The discussions harked back to a much older debate, begun in the late nineteenth century, and still highly relevant today. As far back as 1885, when Japan's modernization was gathering steam, the country's most Western-oriented and cosmopolitan intellectual, Fukuzawa Yukichi, published a famous appeal to his countrymen to "leave Asia." He maintained that Asia belonged to the past, and that Japan's future lay in the closest collaboration with, and emulation of, the advanced countries of the West. The rest of Asia, he thought, would more or less have to fend for itself and do the best it could in the great struggle for survival. The contrary case was also made the same year by another commentator, Tarui Takichi, who put a different gloss on Japan's growing material advantage over the rest of Asia. Tarui thought Japan was obliged - fated, in fact - to encourage its neighbors to concert their efforts against the West, and ultimately to lead and then dominate a pan-Asian campaign to dislodge Western influence altogether.
Europe's Means, Asia's Ends
Critics of Japanese behavior, both in China and Japan, would later come to note the entanglement of both points of view, in that Japan ultimately employed techniques perfected by the Western imperialists to pursue ambitions supposedly rooted in a higher Asian sensibility. Originally, however, the hope of the "liberals" was that China would be inspired and edified by Japan's successes as a constitutional monarchy that blended the best of the traditional and the modern, thus sparing itself untoward upheaval and dislocation. The two nations were not presumed to be rivals as such, and thus this outlook might be deemed "pro-Chinese" in the better sense. More militant "pan-Asiatic" elements might also have claimed to be pro-Chinese and to have China's larger interests at heart, but they were also more cynical and vainglorious and, in the end, too imitative of the worst behavior of the Westerners they claimed to despise. In the event, having promoted "Asia consciousness" and "China awareness", Japan came to be undone by these very monsters of its own making. As one Japanese historian ruefully summed it up, "in the end what was produced was Asian disappointment, Western animosity, and Japanese self-destruction." Chinese commentators return repeatedly to the same hortatory tale: To the degree that Japan thinks of itself as "Western", it will pursue policies that will unite its neighbors against it. To the degree that it remains "Asian" - knowing its place, which is to say, deferring to China - it can enjoy material prosperity, help improve the material lot of others, and enjoy the high regard of all.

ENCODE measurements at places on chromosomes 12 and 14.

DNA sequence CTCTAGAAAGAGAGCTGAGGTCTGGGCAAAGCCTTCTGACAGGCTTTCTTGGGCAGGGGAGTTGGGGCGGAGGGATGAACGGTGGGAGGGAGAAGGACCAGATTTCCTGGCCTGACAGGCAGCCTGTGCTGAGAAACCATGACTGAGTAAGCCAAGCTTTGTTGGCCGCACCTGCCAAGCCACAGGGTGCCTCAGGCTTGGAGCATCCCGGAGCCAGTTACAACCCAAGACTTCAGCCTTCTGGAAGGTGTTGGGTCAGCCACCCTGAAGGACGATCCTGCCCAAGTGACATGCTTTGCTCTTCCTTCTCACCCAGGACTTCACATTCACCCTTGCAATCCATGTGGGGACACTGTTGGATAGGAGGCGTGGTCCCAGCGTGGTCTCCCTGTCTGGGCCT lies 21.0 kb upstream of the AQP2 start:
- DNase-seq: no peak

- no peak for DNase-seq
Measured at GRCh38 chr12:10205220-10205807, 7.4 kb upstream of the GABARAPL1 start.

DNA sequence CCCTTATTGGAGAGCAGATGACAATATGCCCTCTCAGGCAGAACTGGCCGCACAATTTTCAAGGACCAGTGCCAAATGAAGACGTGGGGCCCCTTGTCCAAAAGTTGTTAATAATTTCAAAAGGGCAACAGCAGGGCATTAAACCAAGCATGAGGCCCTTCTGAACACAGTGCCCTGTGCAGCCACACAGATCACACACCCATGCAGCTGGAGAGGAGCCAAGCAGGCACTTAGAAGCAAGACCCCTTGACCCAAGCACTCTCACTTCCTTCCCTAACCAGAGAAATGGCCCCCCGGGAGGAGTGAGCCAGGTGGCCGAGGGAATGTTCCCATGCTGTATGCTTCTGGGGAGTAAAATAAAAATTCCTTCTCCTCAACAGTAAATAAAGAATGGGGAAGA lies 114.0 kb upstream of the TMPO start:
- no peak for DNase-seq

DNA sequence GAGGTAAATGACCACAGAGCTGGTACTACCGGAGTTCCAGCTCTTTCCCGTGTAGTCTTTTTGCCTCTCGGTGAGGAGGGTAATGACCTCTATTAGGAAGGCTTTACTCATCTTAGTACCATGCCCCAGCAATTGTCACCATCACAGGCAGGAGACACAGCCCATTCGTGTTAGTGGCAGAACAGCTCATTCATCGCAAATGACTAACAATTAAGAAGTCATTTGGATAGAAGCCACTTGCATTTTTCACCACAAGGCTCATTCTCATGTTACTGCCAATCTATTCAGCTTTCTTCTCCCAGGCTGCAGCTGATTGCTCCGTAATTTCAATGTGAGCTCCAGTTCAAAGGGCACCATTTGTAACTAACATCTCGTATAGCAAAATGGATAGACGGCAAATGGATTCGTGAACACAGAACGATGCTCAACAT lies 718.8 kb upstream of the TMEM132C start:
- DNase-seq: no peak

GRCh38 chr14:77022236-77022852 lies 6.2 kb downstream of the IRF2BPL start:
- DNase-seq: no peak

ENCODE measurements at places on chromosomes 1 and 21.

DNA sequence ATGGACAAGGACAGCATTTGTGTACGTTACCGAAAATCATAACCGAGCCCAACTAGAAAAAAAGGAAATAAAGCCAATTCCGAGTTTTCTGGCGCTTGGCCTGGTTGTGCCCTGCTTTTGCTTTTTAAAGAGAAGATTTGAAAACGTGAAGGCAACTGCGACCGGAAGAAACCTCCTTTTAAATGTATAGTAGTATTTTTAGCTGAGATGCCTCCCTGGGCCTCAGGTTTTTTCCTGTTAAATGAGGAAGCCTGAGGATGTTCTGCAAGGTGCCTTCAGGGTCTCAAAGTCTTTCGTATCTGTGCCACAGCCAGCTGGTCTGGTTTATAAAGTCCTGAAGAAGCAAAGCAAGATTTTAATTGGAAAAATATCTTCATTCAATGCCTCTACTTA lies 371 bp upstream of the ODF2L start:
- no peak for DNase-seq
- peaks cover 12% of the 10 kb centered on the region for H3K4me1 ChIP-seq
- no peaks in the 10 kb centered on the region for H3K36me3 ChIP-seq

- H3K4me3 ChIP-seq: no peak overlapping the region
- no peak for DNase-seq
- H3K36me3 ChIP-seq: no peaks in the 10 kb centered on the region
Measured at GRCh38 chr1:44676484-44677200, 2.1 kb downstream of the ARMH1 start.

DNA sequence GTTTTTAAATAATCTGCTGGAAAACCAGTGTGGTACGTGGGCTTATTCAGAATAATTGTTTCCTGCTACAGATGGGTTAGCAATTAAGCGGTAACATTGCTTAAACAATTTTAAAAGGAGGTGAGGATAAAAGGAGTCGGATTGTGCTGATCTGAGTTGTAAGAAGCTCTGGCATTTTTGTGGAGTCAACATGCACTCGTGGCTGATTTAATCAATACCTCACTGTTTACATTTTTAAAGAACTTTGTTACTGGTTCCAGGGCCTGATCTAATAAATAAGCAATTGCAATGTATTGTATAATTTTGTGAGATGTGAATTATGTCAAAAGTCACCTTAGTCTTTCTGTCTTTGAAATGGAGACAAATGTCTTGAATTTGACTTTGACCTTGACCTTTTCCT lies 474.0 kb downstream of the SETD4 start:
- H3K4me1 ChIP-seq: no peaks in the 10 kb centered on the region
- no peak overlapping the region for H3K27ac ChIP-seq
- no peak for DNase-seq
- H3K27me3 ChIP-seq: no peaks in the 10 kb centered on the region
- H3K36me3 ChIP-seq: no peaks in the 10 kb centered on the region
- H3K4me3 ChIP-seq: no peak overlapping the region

The interplay between these themes has had much to do with the theory and practice of Sino-Japanese relations since the end of the second Sino-Japanese war. Even within the context of the Cold War, the two nations continued to deal with matters that had been the substance of their prior relationship. After all, China's return of Japan to its former, and very "Asian", pre-Meiji dimensions was not quite complete. Whatever else may be said of Chinese intervention in the Korean War in 1950, for example, one explanation had to do with the reassertion of China's traditional hegemony on the peninsula, which had been usurped by Japan. Similarly, Taiwan's de facto independence from China and the re-establishment of Japan's commercial presence in Southeast Asia were reminders that China's war aims had not all been fulfilled.